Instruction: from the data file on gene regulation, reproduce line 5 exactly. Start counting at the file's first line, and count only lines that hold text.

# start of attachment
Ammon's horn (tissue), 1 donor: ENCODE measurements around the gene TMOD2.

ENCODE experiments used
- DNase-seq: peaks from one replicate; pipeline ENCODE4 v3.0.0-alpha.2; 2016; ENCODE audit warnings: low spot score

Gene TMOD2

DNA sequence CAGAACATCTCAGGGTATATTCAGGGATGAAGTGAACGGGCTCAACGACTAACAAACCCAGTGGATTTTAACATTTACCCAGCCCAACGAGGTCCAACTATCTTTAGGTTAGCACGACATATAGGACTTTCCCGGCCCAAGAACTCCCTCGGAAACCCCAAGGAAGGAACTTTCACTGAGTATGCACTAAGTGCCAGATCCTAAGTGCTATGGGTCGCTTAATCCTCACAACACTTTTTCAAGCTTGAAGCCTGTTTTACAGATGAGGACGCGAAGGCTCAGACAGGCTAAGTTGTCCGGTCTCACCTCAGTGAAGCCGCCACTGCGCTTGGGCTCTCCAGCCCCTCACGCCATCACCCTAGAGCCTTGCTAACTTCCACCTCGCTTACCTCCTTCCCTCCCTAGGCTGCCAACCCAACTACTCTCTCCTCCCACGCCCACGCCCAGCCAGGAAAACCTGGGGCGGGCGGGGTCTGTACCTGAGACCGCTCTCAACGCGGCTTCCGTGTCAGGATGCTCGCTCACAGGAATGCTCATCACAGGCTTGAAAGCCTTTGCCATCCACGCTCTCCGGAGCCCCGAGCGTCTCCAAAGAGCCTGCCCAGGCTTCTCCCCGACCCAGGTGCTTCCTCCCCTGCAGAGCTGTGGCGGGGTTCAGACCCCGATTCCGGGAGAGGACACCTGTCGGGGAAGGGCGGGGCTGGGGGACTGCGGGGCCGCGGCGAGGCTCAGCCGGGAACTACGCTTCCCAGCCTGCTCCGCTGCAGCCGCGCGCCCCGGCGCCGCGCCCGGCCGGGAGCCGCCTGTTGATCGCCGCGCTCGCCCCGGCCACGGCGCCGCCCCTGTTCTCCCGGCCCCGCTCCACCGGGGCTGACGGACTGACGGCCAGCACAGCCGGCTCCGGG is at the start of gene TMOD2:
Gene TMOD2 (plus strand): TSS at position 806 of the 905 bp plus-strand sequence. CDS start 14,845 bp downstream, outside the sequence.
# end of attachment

DNA sequence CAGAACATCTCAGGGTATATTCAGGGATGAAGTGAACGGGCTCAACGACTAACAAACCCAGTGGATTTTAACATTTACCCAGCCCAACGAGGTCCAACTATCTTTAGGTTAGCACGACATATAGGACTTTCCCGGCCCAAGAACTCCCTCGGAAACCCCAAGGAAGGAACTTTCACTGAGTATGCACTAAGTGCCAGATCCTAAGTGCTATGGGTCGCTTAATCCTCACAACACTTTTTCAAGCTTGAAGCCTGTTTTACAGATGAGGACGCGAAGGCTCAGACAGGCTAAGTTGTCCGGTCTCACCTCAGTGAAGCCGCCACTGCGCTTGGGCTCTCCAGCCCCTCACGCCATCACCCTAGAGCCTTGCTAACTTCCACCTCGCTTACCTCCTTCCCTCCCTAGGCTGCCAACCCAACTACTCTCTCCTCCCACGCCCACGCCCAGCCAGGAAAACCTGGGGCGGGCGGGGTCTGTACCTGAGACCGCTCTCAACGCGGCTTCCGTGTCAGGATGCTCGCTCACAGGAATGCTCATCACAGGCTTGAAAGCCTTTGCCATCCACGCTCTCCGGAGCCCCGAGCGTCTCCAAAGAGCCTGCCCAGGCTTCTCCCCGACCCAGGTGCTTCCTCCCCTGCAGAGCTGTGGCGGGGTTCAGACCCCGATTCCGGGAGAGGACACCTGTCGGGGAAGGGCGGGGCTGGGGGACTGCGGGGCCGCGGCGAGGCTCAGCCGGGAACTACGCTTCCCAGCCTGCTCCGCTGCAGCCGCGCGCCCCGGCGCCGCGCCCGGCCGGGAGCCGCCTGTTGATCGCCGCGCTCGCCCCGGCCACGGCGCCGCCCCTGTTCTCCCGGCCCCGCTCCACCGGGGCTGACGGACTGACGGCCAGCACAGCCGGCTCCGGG is at the start of gene TMOD2: